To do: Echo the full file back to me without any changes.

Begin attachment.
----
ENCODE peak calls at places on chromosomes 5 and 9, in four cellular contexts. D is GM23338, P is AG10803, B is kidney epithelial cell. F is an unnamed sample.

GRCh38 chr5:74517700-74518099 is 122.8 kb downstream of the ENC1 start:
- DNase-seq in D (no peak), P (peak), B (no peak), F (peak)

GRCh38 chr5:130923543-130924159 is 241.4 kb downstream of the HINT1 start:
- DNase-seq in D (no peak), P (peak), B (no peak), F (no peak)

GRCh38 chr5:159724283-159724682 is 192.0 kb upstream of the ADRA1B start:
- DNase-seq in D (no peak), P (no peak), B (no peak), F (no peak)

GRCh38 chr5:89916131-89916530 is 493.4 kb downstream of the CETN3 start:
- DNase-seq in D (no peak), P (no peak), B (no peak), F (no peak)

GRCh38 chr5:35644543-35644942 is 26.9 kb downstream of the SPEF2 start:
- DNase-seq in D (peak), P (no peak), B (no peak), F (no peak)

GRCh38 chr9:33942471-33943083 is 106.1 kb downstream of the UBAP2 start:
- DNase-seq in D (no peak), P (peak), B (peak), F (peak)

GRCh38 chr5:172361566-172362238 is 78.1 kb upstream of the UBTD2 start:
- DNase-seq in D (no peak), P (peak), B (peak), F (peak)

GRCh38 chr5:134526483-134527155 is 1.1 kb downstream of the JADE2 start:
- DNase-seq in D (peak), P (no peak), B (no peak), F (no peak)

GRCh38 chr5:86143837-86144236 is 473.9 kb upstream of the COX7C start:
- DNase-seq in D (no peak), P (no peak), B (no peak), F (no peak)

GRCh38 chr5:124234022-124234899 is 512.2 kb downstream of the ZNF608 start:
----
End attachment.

ENCODE peak calls at places on chromosomes 5 and 9, in four cellular contexts. D is GM23338, P is AG10803, B is kidney epithelial cell. F is an unnamed sample.

GRCh38 chr5:74517700-74518099 is 122.8 kb downstream of the ENC1 start:
- DNase-seq in D (no peak), P (peak), B (no peak), F (peak)

GRCh38 chr5:130923543-130924159 is 241.4 kb downstream of the HINT1 start:
- DNase-seq in D (no peak), P (peak), B (no peak), F (no peak)

GRCh38 chr5:159724283-159724682 is 192.0 kb upstream of the ADRA1B start:
- DNase-seq in D (no peak), P (no peak), B (no peak), F (no peak)

GRCh38 chr5:89916131-89916530 is 493.4 kb downstream of the CETN3 start:
- DNase-seq in D (no peak), P (no peak), B (no peak), F (no peak)

GRCh38 chr5:35644543-35644942 is 26.9 kb downstream of the SPEF2 start:
- DNase-seq in D (peak), P (no peak), B (no peak), F (no peak)

GRCh38 chr9:33942471-33943083 is 106.1 kb downstream of the UBAP2 start:
- DNase-seq in D (no peak), P (peak), B (peak), F (peak)

GRCh38 chr5:172361566-172362238 is 78.1 kb upstream of the UBTD2 start:
- DNase-seq in D (no peak), P (peak), B (peak), F (peak)

GRCh38 chr5:134526483-134527155 is 1.1 kb downstream of the JADE2 start:
- DNase-seq in D (peak), P (no peak), B (no peak), F (no peak)

GRCh38 chr5:86143837-86144236 is 473.9 kb upstream of the COX7C start:
- DNase-seq in D (no peak), P (no peak), B (no peak), F (no peak)

GRCh38 chr5:124234022-124234899 is 512.2 kb downstream of the ZNF608 start: